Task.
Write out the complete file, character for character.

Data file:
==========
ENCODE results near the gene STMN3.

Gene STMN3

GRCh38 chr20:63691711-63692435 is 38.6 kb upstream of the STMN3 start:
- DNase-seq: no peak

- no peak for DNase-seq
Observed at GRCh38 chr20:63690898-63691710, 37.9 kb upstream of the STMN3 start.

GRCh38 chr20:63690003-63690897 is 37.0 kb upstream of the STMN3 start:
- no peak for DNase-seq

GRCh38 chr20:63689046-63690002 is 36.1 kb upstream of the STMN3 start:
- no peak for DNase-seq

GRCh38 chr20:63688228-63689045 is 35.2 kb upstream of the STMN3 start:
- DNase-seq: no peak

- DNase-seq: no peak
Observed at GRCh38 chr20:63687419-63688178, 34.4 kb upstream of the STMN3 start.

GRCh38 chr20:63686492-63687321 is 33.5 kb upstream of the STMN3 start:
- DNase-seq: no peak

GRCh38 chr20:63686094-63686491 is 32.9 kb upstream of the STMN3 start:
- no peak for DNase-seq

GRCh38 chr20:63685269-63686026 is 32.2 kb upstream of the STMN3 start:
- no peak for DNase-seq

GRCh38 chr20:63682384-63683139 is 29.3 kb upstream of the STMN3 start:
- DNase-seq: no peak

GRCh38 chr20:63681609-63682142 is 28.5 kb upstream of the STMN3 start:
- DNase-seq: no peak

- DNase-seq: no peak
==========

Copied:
ENCODE results near the gene STMN3.

Gene STMN3

GRCh38 chr20:63691711-63692435 is 38.6 kb upstream of the STMN3 start:
- DNase-seq: no peak

- no peak for DNase-seq
Observed at GRCh38 chr20:63690898-63691710, 37.9 kb upstream of the STMN3 start.

GRCh38 chr20:63690003-63690897 is 37.0 kb upstream of the STMN3 start:
- no peak for DNase-seq

GRCh38 chr20:63689046-63690002 is 36.1 kb upstream of the STMN3 start:
- no peak for DNase-seq

GRCh38 chr20:63688228-63689045 is 35.2 kb upstream of the STMN3 start:
- DNase-seq: no peak

- DNase-seq: no peak
Observed at GRCh38 chr20:63687419-63688178, 34.4 kb upstream of the STMN3 start.

GRCh38 chr20:63686492-63687321 is 33.5 kb upstream of the STMN3 start:
- DNase-seq: no peak

GRCh38 chr20:63686094-63686491 is 32.9 kb upstream of the STMN3 start:
- no peak for DNase-seq

GRCh38 chr20:63685269-63686026 is 32.2 kb upstream of the STMN3 start:
- no peak for DNase-seq

GRCh38 chr20:63682384-63683139 is 29.3 kb upstream of the STMN3 start:
- DNase-seq: no peak

GRCh38 chr20:63681609-63682142 is 28.5 kb upstream of the STMN3 start:
- DNase-seq: no peak

- DNase-seq: no peak